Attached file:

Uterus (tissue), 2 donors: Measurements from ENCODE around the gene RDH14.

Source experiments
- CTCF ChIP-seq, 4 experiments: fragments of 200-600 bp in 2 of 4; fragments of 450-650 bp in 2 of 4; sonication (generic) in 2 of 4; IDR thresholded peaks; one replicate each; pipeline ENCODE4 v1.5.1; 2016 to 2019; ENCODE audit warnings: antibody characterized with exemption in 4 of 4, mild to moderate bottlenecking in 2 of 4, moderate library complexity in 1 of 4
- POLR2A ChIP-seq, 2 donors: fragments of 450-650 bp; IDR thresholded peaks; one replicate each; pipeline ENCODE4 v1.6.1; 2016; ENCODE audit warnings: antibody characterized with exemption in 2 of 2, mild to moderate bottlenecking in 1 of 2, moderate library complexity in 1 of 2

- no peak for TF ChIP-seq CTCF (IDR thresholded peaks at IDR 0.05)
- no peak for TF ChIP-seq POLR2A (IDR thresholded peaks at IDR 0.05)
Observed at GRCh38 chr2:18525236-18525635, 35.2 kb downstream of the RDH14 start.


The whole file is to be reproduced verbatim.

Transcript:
Uterus (tissue), 2 donors: Measurements from ENCODE around the gene RDH14.

Source experiments
- CTCF ChIP-seq, 4 experiments: fragments of 200-600 bp in 2 of 4; fragments of 450-650 bp in 2 of 4; sonication (generic) in 2 of 4; IDR thresholded peaks; one replicate each; pipeline ENCODE4 v1.5.1; 2016 to 2019; ENCODE audit warnings: antibody characterized with exemption in 4 of 4, mild to moderate bottlenecking in 2 of 4, moderate library complexity in 1 of 4
- POLR2A ChIP-seq, 2 donors: fragments of 450-650 bp; IDR thresholded peaks; one replicate each; pipeline ENCODE4 v1.6.1; 2016; ENCODE audit warnings: antibody characterized with exemption in 2 of 2, mild to moderate bottlenecking in 1 of 2, moderate library complexity in 1 of 2

- no peak for TF ChIP-seq CTCF (IDR thresholded peaks at IDR 0.05)
- no peak for TF ChIP-seq POLR2A (IDR thresholded peaks at IDR 0.05)
Observed at GRCh38 chr2:18525236-18525635, 35.2 kb downstream of the RDH14 start.